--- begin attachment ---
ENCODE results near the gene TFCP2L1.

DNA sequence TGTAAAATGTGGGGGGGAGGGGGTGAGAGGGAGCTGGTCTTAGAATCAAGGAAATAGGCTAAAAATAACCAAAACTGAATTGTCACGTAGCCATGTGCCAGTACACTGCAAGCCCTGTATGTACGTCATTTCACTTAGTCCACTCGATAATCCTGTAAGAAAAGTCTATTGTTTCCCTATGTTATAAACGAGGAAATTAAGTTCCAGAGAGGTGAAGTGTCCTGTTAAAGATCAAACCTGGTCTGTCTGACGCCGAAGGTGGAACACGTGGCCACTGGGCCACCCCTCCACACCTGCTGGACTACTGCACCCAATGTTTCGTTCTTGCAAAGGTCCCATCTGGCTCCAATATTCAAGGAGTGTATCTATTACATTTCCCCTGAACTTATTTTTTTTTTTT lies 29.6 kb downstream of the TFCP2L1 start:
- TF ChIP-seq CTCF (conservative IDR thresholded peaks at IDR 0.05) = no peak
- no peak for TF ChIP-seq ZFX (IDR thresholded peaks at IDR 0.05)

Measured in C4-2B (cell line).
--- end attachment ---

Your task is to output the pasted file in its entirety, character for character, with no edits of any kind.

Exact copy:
ENCODE results near the gene TFCP2L1.

DNA sequence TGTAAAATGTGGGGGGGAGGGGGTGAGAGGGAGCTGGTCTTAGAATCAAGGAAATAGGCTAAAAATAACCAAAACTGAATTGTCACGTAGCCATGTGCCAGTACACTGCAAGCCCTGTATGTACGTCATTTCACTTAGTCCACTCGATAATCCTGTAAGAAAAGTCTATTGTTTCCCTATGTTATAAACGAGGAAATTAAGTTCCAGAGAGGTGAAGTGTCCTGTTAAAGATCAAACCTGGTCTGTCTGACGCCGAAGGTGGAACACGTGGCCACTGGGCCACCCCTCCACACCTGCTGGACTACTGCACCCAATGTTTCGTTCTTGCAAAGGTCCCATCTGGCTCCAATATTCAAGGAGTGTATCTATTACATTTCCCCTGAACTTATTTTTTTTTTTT lies 29.6 kb downstream of the TFCP2L1 start:
- TF ChIP-seq CTCF (conservative IDR thresholded peaks at IDR 0.05) = no peak
- no peak for TF ChIP-seq ZFX (IDR thresholded peaks at IDR 0.05)

Measured in C4-2B (cell line).